Why shrink it when you can stretch it? That's the question that Jim Mallon, vice president of business development for MRI Flexible Packaging, asked at the Sleeve Label Conference 2014 last week in his presentation that compared shrink vs. stretch labels.
MRI specializes in manufacturing roll-stretch sleeves, and has recently invested in a pre-press Kodak Flexcel NX System that provides stronger and more vibrant colors for enhanced printing capabilities. The company also purchased a Bobst 20SiX 51 web press that provides 10-color printing and has 100% vision system capabilities. It also has GPS auto registration to maintain proper registration and expanded Gamut.
The company's C-FiT stretch sleeves are a relatively new label innovation in the market, and Mallon said ,"it is interesting how far stretch sleeving has come and where it's going." While stretch sleeving has been around a long time, the primary applications have been for large, more industrial type containers, where the elasticity was typically 5-10%.
That is changing as applications for the C-FiT stretch sleeve have evolved for smaller containers. The new C-FiT stretch sleeving has greater elasticity (20-45%) and snap-back, is PE-based and hence can conform better to the bottle shape that makes C-FiT ideal for contoured bottles.
The stretch sleeving has tended to be adopted more in Europe, running on a variety of bottles, yet the stretch sleeving provides a look that is very similar to heat shrink sleeves. It also provides near total coverage for the bottles. "I don't see this replacing shrink, but is an alternative for brand owners seeking an alternative," Mallon said.
Some of the advantages to stretch sleeves vs. heat shrink sleeving is that there is typically about a 35% cost savings on the stretch labels; less plastic is required because with stretch the label is undersized and stretched over the bottle, whereas with shrink the label must be oversized. "On a typical 10oz bottle the C-FiT stretch contained 43% less plastic and reduced the amount of energy needed to label the bottle," Mallon explained.
Stretch sleeves also require less energy because there is no heat needed, thus a lower carbon footprint, which enhances the sustainability of the product. With the softer films that are used with stretch sleeves, the sleeve will continue to reduce with the container such as in hot fill applications.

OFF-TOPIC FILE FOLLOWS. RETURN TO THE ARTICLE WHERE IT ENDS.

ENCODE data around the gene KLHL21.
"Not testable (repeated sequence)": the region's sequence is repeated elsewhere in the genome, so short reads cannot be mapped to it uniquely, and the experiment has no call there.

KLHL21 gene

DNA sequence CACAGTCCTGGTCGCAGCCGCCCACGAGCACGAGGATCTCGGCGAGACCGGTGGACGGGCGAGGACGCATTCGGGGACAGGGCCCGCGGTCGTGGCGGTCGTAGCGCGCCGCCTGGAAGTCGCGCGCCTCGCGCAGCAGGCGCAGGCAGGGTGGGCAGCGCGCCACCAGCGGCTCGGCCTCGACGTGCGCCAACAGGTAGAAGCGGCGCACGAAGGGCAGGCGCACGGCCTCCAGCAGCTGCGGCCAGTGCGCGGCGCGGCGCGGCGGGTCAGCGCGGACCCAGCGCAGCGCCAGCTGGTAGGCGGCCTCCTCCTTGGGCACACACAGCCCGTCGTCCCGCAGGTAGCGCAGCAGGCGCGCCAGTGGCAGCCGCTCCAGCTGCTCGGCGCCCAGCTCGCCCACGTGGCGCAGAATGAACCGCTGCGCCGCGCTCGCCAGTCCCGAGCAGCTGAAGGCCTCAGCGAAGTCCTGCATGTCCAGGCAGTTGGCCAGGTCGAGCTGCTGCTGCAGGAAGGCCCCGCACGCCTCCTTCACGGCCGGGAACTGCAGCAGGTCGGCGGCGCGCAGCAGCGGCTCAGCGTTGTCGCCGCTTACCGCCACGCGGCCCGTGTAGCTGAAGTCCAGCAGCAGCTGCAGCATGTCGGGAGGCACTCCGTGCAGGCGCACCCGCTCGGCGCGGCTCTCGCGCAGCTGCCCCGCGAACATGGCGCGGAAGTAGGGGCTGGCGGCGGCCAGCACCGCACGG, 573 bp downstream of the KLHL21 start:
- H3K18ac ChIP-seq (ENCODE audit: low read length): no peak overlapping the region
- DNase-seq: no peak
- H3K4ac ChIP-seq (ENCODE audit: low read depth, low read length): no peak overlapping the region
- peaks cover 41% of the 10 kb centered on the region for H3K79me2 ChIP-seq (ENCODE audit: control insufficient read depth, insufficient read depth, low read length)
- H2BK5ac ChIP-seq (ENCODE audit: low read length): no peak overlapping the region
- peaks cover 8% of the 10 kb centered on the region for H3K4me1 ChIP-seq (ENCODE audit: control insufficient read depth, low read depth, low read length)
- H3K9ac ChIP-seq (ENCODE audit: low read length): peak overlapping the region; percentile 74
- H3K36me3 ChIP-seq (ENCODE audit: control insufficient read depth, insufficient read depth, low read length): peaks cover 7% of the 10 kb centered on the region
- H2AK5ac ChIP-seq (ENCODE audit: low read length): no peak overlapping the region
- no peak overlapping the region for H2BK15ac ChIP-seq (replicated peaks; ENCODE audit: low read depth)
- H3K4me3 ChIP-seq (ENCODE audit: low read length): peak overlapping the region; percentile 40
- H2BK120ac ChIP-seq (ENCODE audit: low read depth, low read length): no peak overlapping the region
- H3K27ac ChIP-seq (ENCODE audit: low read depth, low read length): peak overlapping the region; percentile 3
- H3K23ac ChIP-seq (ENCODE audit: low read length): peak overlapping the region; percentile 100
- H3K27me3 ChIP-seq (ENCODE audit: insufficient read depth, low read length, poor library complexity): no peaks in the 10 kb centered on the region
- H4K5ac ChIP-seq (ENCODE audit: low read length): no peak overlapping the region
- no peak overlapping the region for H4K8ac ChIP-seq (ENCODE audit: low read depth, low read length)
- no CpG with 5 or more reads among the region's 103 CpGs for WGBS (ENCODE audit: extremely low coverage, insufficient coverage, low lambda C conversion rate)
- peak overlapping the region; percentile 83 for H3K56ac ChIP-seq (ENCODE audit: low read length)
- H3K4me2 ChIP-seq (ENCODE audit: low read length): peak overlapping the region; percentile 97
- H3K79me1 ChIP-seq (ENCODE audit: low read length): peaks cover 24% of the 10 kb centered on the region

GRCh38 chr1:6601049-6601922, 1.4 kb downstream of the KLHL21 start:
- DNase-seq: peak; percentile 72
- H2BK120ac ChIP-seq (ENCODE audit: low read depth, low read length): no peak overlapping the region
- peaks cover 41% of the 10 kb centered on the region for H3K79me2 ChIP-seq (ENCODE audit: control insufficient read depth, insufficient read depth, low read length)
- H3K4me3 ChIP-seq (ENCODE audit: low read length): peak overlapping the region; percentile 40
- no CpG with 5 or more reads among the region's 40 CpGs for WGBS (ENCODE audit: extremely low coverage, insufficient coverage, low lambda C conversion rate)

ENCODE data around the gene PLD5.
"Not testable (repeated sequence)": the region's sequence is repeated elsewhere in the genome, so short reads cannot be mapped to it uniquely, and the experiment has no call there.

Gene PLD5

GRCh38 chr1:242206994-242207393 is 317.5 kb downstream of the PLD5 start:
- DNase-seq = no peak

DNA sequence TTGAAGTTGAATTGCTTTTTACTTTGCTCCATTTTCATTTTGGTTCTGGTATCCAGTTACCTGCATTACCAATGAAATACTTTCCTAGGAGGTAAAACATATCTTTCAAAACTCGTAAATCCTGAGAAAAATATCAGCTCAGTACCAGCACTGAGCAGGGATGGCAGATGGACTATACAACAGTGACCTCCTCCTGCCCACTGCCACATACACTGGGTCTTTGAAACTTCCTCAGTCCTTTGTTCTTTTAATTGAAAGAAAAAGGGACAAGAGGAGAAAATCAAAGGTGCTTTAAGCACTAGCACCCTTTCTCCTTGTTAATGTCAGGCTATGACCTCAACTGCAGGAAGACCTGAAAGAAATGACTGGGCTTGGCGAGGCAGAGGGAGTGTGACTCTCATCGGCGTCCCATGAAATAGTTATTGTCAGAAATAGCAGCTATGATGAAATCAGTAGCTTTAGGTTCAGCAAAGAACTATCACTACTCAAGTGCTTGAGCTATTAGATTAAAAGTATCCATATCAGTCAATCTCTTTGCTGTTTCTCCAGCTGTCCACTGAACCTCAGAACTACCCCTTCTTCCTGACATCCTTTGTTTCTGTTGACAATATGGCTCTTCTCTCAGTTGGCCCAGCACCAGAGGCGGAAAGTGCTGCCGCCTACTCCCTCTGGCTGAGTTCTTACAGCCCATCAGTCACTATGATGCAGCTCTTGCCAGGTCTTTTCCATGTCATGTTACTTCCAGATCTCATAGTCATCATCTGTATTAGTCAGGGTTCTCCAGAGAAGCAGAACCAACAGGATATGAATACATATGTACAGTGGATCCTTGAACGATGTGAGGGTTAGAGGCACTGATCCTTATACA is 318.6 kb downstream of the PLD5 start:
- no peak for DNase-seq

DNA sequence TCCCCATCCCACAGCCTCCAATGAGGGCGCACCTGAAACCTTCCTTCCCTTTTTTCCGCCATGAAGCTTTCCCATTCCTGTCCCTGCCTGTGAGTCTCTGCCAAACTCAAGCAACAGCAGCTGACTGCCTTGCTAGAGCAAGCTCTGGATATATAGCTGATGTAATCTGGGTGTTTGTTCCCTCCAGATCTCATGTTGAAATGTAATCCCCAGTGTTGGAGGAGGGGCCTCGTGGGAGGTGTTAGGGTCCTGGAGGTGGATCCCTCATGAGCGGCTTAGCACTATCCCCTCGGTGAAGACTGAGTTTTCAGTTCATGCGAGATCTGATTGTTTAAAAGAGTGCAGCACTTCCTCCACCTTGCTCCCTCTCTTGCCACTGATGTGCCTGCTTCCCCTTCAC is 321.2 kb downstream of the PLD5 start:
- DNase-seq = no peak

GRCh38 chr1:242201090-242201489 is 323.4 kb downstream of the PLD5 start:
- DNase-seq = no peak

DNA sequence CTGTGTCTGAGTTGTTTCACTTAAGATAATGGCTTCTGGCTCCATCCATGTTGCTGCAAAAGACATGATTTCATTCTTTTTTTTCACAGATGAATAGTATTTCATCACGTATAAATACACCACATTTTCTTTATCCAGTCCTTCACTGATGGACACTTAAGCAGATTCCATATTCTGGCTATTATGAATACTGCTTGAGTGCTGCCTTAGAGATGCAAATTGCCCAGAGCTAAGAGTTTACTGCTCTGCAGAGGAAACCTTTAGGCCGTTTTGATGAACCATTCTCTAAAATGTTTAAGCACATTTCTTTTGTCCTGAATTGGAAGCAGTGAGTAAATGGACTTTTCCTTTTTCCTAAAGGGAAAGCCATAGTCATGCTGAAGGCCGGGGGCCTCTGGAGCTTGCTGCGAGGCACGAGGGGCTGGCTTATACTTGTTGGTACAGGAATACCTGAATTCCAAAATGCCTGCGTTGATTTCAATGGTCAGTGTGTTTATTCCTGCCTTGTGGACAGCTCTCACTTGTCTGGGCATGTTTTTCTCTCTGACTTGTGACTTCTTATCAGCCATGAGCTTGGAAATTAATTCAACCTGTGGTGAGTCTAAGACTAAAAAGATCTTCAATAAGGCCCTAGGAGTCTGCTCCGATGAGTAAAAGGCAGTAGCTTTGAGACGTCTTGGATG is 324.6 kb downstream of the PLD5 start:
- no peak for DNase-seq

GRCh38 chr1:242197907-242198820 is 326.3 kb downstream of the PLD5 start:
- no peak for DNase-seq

However, because of its softer film material stretch used in applications such as wrapping multi-packs is not as robust as shrink sleeve wrapping, noted Mallon.
For PET bottle recycling, the specific density of the LPDE film is less than 1.0, which means it floats during the separation process. However, with stretch labels there is no glue or seam adhesive so it is easy to remove from the bottle. "We could design a tear-away feature, but because there's no glue on the label, it can be easily removed," said Mallon. "Recyclers want good, clean bottles. Easy removal is a big deal to get recycling participation."
Two machinery makers have developed machines for stretch labeling - Krones Inc. and PDC Inc. both make stretch labeling equipment for the North American market. These machines apply the stretch sleeves automatically by grabbing the label, stretching it and placing it over the bottle, and offer high productivity.
As for the labels themselves, Mallon noted that they are working on better clarity for the label, and even a high-elastic scuff resistant varnish to maintain the integrity of the label. Mallon also commented that because it can be challenging to convert from shrink to C-FiT stretch labels on existing bottles designed for full body shrink sleeves, due to the need for new application equipment, brand owners should consider C-FiT stretch as an option for any new bottle design from the outset to accommodate the stretch process.
"Stretch is not a large or mature market but that's primarily it's all been about shrink, shrink, shrink," he stated. "We've always done stretch and I've always thought that if we could improve the stretch materials and process we'd see bigger demand. However, I'm getting a lot of interest in it. Sustainability is drawing some of the inquiries on it. It just needs to get some legs under it."